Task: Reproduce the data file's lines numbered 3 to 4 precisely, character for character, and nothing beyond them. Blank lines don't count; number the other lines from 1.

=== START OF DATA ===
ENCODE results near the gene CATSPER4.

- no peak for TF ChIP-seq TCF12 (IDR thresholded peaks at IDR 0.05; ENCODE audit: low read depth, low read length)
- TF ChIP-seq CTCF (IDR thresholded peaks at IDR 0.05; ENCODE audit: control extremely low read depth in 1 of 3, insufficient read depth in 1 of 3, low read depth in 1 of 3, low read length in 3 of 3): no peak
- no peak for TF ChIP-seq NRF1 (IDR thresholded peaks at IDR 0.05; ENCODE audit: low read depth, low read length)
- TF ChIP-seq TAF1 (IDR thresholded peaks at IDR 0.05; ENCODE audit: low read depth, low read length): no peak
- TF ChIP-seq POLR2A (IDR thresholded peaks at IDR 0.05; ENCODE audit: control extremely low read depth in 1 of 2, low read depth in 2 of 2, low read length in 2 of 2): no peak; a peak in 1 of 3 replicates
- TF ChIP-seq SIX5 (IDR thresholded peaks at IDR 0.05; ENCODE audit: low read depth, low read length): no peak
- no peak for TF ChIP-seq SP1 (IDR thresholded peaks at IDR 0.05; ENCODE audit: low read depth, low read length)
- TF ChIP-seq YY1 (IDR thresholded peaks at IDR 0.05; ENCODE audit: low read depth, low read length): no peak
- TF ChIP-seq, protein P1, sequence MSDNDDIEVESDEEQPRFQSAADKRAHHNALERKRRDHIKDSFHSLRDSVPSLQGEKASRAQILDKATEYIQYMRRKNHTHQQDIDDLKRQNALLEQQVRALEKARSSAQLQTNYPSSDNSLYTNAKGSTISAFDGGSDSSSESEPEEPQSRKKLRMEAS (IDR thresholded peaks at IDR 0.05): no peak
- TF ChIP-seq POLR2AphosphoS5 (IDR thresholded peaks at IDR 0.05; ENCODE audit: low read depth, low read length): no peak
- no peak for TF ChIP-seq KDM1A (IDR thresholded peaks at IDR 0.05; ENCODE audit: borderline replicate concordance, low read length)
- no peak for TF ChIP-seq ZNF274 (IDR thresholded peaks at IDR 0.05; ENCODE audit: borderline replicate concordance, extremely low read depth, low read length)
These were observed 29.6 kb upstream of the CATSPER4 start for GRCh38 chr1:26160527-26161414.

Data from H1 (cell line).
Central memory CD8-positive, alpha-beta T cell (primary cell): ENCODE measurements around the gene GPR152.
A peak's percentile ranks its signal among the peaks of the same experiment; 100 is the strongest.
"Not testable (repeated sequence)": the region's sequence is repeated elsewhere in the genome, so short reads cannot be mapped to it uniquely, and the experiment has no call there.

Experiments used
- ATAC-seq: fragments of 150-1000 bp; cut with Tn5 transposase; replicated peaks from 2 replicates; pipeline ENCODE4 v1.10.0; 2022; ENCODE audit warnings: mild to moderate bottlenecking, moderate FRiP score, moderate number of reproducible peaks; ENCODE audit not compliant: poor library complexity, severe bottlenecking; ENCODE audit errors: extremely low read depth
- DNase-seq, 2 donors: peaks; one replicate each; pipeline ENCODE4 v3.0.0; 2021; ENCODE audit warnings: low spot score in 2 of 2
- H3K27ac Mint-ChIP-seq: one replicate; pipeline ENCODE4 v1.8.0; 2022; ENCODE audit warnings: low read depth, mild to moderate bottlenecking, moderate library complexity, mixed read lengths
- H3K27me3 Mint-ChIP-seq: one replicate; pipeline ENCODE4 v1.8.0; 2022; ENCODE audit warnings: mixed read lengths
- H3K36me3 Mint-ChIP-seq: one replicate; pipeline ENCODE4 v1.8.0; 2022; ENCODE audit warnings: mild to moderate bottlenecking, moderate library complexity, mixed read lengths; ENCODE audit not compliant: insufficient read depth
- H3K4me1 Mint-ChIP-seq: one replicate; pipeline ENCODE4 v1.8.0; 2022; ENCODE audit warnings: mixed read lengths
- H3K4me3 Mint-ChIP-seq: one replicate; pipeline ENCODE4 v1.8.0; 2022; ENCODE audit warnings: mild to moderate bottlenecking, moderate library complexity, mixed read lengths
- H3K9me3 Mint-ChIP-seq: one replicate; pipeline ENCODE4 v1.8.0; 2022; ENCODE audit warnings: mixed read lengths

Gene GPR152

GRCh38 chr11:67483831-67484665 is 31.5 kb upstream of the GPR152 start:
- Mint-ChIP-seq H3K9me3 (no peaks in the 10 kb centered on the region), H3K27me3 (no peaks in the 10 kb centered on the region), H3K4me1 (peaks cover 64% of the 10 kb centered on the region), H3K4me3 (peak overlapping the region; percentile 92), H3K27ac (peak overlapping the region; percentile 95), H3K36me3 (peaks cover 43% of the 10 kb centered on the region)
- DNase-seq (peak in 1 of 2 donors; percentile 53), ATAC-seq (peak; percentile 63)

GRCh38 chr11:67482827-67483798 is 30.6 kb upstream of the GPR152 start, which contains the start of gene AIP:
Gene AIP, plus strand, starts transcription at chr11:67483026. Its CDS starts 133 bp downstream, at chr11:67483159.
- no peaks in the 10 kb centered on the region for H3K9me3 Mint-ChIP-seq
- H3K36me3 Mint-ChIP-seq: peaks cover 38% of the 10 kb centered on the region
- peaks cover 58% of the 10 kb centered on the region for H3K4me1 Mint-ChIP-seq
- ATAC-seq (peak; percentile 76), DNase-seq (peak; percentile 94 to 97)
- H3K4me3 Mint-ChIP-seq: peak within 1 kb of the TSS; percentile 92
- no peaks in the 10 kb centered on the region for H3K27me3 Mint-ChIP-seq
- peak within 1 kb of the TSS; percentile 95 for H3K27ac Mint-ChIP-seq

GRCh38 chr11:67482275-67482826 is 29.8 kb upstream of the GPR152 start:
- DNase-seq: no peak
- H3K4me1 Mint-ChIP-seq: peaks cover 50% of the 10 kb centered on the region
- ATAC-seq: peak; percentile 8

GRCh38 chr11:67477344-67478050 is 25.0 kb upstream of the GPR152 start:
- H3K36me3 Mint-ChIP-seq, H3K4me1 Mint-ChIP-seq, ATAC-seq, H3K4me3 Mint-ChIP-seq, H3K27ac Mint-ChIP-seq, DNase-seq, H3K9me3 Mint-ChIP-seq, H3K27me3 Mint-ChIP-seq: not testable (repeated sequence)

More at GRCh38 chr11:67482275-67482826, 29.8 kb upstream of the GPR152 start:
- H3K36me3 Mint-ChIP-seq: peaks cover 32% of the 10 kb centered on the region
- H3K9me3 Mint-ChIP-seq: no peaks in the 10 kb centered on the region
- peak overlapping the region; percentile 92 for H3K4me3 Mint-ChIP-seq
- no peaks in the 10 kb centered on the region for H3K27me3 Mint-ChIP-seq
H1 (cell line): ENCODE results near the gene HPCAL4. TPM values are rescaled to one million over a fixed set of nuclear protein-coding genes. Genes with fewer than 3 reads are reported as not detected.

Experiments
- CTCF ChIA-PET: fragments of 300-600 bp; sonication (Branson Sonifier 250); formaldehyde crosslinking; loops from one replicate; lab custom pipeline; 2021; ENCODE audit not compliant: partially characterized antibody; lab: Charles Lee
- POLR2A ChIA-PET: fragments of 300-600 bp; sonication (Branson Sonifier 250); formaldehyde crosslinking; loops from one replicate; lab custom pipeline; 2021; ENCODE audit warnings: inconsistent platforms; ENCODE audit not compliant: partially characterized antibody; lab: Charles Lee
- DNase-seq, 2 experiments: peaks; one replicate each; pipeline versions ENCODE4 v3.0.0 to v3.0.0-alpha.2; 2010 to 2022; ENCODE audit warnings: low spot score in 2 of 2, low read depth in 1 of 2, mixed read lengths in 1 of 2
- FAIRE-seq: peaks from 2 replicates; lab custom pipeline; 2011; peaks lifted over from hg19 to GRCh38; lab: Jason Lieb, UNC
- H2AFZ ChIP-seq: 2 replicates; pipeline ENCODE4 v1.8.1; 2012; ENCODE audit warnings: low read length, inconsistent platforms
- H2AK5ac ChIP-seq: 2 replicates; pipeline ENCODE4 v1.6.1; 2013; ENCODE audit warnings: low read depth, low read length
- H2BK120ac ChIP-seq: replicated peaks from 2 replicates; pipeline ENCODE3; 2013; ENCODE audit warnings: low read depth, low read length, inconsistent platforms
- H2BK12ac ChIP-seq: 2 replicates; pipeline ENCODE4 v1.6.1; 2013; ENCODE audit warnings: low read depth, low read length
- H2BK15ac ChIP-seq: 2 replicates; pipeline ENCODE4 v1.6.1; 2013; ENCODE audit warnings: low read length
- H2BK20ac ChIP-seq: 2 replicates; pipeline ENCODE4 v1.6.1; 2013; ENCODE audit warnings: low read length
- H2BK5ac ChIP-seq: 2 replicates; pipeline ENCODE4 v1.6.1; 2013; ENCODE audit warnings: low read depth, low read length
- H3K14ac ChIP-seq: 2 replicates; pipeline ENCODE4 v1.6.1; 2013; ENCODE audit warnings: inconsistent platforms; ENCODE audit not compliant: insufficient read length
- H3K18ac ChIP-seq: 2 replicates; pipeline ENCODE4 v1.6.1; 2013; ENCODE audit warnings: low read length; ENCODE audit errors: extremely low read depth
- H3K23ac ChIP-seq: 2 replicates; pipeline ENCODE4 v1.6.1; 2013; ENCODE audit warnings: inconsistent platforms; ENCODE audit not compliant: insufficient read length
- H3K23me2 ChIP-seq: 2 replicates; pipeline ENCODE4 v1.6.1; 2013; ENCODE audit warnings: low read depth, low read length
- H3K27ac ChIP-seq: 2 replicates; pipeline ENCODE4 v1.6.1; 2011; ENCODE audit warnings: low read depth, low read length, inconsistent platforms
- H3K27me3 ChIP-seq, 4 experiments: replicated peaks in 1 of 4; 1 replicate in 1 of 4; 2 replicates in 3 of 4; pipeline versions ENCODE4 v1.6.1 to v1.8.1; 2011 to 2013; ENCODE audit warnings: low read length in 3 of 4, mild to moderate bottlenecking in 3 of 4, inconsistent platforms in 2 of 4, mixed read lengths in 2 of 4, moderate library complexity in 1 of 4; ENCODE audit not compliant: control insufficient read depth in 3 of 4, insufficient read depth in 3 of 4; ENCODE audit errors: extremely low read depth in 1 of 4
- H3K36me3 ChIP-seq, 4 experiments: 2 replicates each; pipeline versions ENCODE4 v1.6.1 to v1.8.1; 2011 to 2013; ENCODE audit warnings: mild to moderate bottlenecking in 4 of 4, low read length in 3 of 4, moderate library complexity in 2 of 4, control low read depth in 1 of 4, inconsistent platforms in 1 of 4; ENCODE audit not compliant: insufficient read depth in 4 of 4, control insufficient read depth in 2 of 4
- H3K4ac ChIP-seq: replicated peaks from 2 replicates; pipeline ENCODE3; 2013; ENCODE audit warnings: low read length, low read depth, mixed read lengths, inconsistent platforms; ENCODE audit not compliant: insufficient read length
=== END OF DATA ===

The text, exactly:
- TF ChIP-seq CTCF (IDR thresholded peaks at IDR 0.05; ENCODE audit: control extremely low read depth in 1 of 3, insufficient read depth in 1 of 3, low read depth in 1 of 3, low read length in 3 of 3): no peak
- no peak for TF ChIP-seq NRF1 (IDR thresholded peaks at IDR 0.05; ENCODE audit: low read depth, low read length)